Abstract: International rules are being internalized by different actors. Among these actors we find individuals. Even though the individual lacks a general capacity to claim against the States, this capacity has been developed within particular frameworks. On the other hand the individual can exert a concrete influence over the States, in the political sphere, in order to force them to comply with international rules. It could be said that the humanization of international law leads to the internalization of international rules by the individuals, which are, on their part, in condition to require the States, in the political field, to abide by International law.

The international rules are being internalized by domestic tribunals as well. The tribunals might play an important role in assuring that their States act in accordance with International rules. As the recent experience in United States demonstrates, the existence of international rules is not taken into consideration only by the Executive Powers; on the contrary the judicial as well as the legislative powers might require the State to comply fully with international rules.

Directly related to accountability is the operation of Treaty monitoring bodies. The openness of these bodies (Committees) to the non governmental organizations is being crucial with a view to improve the effectiveness of their supervision. And finally, am particularly interested in analyzing the role of NGOs with regard to the supervision of compliance with international law.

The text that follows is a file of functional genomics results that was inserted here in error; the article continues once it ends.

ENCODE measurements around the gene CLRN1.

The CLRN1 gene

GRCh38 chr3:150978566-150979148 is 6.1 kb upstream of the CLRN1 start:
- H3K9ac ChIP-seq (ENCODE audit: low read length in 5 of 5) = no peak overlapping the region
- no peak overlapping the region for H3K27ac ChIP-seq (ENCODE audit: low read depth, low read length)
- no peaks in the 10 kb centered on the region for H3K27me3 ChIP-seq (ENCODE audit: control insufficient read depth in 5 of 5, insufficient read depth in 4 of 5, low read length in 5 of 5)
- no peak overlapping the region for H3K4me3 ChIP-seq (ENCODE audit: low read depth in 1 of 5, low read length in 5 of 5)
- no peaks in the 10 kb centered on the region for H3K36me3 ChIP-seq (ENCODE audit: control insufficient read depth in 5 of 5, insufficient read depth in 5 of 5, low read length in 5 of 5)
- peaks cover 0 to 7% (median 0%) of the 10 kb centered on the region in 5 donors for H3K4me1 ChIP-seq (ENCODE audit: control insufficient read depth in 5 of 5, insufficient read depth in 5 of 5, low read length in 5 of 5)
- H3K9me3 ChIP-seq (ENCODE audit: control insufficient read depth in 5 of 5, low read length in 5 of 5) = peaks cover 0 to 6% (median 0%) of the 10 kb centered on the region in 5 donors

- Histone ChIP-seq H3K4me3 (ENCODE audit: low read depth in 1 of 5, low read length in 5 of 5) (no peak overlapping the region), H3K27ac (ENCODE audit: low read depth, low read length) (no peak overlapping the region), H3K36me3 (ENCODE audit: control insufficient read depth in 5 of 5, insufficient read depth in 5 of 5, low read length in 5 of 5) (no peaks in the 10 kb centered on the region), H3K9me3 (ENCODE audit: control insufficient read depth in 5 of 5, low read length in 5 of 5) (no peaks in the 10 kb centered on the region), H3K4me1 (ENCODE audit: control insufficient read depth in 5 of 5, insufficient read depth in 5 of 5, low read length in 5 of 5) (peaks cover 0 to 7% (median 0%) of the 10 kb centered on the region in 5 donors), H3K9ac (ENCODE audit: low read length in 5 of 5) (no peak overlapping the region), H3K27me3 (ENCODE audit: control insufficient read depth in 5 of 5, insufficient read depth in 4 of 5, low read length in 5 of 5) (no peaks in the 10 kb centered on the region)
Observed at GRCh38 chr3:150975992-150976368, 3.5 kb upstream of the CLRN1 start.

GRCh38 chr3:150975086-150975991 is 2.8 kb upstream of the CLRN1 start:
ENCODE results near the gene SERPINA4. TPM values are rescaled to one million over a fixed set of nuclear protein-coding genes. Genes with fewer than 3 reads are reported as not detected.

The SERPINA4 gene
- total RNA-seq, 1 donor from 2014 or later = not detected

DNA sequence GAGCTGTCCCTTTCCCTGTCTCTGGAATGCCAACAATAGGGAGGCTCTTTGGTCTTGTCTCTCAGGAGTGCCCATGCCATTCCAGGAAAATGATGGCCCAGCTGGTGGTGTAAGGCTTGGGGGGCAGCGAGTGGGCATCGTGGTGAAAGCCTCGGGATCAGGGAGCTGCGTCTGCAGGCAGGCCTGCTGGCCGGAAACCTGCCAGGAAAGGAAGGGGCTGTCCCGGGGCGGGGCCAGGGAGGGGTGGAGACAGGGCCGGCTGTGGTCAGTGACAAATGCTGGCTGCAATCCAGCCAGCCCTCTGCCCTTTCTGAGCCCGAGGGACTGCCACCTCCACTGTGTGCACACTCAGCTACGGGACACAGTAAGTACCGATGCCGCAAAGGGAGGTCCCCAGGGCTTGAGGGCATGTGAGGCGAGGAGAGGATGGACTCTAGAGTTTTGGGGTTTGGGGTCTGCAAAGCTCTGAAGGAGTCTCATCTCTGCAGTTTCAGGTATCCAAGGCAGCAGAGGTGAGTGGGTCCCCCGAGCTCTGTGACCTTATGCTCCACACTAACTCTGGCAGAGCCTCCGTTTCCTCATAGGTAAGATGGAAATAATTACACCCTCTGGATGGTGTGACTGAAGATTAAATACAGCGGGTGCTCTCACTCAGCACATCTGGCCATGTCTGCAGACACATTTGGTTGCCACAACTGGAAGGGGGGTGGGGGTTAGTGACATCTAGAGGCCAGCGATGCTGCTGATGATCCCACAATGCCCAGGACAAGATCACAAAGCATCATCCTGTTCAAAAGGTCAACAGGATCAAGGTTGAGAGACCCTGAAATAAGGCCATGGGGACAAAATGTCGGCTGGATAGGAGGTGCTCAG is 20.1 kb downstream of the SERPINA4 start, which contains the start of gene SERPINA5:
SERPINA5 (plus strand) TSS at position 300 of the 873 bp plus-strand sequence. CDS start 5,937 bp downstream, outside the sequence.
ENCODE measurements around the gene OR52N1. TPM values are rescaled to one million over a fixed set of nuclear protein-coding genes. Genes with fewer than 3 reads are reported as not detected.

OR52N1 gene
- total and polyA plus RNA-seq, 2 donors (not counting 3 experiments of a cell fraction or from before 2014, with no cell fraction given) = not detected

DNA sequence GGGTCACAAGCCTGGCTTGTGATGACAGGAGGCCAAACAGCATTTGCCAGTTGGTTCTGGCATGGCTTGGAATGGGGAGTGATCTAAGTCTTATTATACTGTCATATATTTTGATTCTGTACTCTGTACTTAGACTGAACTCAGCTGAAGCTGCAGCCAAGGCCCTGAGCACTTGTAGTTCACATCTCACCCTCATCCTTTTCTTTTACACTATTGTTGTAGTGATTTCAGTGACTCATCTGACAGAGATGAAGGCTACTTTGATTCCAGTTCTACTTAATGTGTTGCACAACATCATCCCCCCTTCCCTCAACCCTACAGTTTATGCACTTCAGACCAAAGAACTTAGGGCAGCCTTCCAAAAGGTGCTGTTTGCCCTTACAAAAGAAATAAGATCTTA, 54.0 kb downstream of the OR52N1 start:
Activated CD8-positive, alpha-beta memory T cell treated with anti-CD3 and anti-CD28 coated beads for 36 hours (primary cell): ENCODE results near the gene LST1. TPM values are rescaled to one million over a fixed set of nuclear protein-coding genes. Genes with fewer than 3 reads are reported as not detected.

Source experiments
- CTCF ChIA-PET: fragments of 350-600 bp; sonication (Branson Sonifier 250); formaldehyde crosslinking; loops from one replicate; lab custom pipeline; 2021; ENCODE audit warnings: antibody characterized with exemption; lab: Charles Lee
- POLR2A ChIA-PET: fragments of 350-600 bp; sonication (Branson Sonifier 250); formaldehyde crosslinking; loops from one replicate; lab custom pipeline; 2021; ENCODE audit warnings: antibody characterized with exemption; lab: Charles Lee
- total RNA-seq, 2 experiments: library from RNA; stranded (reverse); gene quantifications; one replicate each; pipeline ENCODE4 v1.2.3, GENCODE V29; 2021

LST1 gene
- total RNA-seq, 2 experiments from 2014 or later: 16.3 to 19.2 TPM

2007 - The Law and Society Association Words: 177 words || 
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3. Jacobsson, Kerstin. and Johansson, Hakan. "Particular Needs Meet Universal Welfare Norms: The OMC on Social Inclusion in Sweden" Paper presented at the annual meeting of the The Law and Society Association, TBA, Berlin, Germany, Jul 25, 2007 <Not Available>. 2019-09-23 <http://citation.allacademic.com/meta/p175950_index.html>
Publication Type: Conference Paper/Unpublished Manuscript
Abstract: This paper studies the reception and the micro-politics of the Open Method of Co-Ordination (OMC) on social inclusion in Sweden. While this OMC has had limited direct influence on the policy contents of national reforms, this paper demonstrates that the OMC on social inclusion has had impact on the relationships between national Ministries and social NGOs, as well as the relationships between social NGOs. First, we analyze how the enactment of the OMC on social inclusion has contributed to new forms of institutionalized consultation and co-operation between Ministries and social NGOs. Second, we analyze how this OMC has contributed to new patterns of co-operation and/or conflict between social NGOs, institutionalized in networks or loose affiliations. The paper pays special attention to the tensions, conflicts, difficulties, passiveness or even resistance provoked by the OMC social inclusion on actor relationships. Hence, the paper contributes to the general knowledge about the tensions inherent in the OMC social inclusion as such, as well as to the specific understanding of what factors hamper a successful implementation of OMCs in the Swedish context.